Below are some notes on how to conduct a project retrospective, which helps facilitate continuous process improvement and team-member ownership within a project-heavy organization. I've adapted this from the the idea of a Sprint Retrospective which is used in the Scrum Methedology. This can be used within team and organizations that have not adopted Agile.
This will help you if you’re working on traditional digital projects with teams of 4 to 8 individuals.
The project retrospective is a meeting that is run by the project manager at which the team discusses the recently-concluded project to determine what could be improved to make the next project more productive.
The retrospective should include three main questions/points for discussion:
- What went well during the project?
- What went wrong during the project?
- What could we do differently to improve?
The project retrospective is an important mechanism that allows a team and individuals on the team to continuously grow and improve.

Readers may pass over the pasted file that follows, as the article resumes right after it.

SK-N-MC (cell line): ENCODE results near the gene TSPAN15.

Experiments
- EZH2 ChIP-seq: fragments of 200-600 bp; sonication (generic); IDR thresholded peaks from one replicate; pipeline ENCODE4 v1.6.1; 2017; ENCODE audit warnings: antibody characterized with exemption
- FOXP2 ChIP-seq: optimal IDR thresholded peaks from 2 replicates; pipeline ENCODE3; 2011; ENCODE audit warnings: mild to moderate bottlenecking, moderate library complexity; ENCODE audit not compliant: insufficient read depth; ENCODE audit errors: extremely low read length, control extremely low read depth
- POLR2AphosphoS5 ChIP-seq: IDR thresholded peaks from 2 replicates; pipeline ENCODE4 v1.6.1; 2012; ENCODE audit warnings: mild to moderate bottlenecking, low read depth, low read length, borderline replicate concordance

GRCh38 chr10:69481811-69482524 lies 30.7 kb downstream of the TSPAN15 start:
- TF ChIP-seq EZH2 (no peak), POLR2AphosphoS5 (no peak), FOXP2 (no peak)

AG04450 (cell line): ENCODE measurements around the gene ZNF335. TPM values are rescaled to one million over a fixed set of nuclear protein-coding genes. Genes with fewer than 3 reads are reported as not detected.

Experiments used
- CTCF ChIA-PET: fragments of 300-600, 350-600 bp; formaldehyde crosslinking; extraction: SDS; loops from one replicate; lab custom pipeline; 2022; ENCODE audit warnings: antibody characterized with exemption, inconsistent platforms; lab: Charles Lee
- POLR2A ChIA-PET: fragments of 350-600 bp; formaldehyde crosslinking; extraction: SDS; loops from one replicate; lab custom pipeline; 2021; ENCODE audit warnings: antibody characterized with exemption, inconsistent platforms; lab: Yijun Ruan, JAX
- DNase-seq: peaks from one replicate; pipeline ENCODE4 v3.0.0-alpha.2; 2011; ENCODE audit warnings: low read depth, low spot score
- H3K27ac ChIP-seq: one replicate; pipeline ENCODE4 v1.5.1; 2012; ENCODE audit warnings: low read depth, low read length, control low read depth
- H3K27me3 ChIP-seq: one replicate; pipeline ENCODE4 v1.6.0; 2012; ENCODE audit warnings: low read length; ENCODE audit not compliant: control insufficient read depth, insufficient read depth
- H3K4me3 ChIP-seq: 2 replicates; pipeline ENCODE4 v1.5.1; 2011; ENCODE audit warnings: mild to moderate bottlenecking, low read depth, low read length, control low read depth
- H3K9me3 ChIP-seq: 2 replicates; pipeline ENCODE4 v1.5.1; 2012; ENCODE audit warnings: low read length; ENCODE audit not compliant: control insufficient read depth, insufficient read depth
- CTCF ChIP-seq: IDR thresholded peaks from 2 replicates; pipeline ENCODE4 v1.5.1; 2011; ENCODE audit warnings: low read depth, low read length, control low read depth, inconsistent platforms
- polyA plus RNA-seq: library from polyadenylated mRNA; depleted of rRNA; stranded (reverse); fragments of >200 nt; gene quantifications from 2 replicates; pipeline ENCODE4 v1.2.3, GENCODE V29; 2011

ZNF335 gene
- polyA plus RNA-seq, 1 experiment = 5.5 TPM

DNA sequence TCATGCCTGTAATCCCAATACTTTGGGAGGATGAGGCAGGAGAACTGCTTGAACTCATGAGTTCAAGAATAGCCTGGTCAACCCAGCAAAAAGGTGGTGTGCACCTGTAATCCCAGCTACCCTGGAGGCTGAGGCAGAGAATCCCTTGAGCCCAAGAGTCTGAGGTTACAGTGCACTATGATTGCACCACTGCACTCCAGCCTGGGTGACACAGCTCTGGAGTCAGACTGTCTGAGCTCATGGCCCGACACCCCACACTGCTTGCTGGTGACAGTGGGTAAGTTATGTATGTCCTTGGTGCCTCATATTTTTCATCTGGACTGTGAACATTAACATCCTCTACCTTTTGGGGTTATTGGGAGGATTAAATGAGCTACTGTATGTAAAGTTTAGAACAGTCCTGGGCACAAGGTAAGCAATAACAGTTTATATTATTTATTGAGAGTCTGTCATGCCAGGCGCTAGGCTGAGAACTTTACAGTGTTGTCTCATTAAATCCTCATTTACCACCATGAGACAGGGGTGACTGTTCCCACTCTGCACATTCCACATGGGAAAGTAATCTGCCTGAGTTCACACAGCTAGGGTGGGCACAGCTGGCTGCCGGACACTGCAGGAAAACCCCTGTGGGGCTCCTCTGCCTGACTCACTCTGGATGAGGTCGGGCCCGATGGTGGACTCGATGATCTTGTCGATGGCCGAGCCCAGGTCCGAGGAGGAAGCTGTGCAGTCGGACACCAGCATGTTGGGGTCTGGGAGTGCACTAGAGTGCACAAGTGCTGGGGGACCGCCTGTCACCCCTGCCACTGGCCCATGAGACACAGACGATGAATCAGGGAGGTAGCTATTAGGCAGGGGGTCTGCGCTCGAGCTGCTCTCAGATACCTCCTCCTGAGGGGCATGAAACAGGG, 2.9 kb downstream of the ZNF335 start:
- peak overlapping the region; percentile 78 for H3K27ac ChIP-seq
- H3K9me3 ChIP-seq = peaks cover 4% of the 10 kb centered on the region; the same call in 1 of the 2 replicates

It is important that everyone, including the team, project manager, and account manager (or principal), get a chance to air their opinions in an open, honest, yet constructive atmosphere. It’s a great way for leaders and managers of the organization to get feedback from the team about the work and progress of project.
Key elements of the project retrospective
- Process improvements are made at the end of every project. This ensures that the project team is always improving the way it works.
- The retrospective is a collaborative process among all members, including the team, the project manager, and the account manager (or principal).
- All team members identify what went well and what could be improved.
- The team members discuss the process that they are following and give any suggestions for improvement.
- The team members discuss any other ideas that could improve their productivity.
- The project manager prioritizes actions and lessons learned based on team direction.
- The retrospective supports team formation and bonding, particularly as any areas of conflict can be identified and dealt with.
- The retrospective helps build the team’s sense of ownership and its self-management.
- The Product Owner’s Guide to the Sprint Retrospective (read this if you are the company principal/owner; the “Product Owner” is you in this article)